## Physics for Scientists and Engineers: A Strategic Approach with Modern Physics (4th Edition)

$\vec{E}_{net} = 40$ N/C $\theta = 27^{\circ}$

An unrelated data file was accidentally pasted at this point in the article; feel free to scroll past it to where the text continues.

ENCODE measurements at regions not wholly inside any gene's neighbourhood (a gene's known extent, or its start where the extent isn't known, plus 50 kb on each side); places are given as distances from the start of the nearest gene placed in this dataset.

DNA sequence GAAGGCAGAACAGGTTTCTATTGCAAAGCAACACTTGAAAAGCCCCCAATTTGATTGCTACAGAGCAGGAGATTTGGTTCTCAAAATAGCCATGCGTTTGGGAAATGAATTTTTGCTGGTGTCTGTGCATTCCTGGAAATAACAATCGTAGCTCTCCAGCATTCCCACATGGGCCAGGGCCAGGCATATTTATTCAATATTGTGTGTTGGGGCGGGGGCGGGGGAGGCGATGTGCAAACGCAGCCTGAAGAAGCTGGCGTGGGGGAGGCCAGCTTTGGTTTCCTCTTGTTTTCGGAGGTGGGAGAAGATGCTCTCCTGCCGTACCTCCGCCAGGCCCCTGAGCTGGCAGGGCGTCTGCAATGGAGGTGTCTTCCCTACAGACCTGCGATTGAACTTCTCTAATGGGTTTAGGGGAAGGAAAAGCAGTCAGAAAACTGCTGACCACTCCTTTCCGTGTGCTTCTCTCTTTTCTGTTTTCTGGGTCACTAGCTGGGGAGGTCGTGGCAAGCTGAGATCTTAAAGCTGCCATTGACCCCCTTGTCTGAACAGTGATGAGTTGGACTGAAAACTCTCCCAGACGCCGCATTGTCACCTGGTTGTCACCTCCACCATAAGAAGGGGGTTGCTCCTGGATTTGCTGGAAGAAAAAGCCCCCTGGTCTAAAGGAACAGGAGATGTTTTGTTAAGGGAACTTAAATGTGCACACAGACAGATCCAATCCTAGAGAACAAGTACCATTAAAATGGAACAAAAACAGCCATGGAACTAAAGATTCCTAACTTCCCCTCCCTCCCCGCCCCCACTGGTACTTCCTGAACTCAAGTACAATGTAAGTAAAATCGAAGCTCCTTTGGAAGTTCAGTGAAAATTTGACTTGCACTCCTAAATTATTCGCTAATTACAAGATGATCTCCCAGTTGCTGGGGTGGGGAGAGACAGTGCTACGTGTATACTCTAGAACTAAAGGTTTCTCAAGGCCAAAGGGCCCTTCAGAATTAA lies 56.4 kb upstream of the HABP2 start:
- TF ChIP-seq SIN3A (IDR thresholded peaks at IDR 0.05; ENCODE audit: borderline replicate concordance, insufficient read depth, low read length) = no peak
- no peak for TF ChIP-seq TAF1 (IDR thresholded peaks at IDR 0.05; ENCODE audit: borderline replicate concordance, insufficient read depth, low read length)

We first need to find an equation for the electric field of the region of space. We can do this by taking the derivative of $V(x,y)$ two different times-once with respect to $x$ and once with respect to $y$-to find the $x$ and $y$ components of the electric field. Know that $\displaystyle \vec{E} = -\frac{dV}{d\vec{s}}$, where $\vec{s}$ is the position vector. $\displaystyle \vec{E}_x(x,y) = -\frac{d}{dx}[\frac{200}{\sqrt{x^2+y^2}}] = -\frac{d}{dx}[200(x^2+y^2)^{-1/2}]$ $\displaystyle \vec{E}_x(x,y) =-[-100(x^2+y^2)^{-3/2}(2x+0)] = \frac{200x}{(x^2+y^2)^{3/2}}$ --- $\displaystyle \vec{E}_y(x,y) = -\frac{d}{dy}[\frac{200}{\sqrt{x^2+y^2}}] = -\frac{d}{dy}[200(x^2+y^2)^{-1/2}]$ $\displaystyle \vec{E}_y(x,y) =-[-100(x^2+y^2)^{-3/2}(0+2y)] = \frac{200y}{(x^2+y^2)^{3/2}}$ We can now find the values for the electric field components at the position (x,y) = ($2$m,$1$m) $\displaystyle \vec{E}_x(2,1) = \frac{200(2)}{(2^2+1^2)^{3/2}} \approx 35.8$ N/C $\displaystyle \vec{E}_y(2,1) = \frac{200(1)}{(2^2+1^2)^{3/2}} \approx 17.9$ N/C Now we can take the magnitude of these components to find $\vec{E}_{net}$ $\vec{E}_{net} = \displaystyle \sqrt{(\frac{400}{5^{3/2}})^2+(\frac{200}{5^{3/2}})^2} = 40$ N/C We can find the angle counterclockwise to the $x$-axis by: $\theta = \displaystyle \tan^{-1}(\frac{\vec{E}_y(2,1)}{{\vec{E}_x(2,1)}}) = \tan^{-1}(\frac{17.9}{35.8}) = \tan^{-1}(\frac{1}{2}) \approx 27^{\circ}$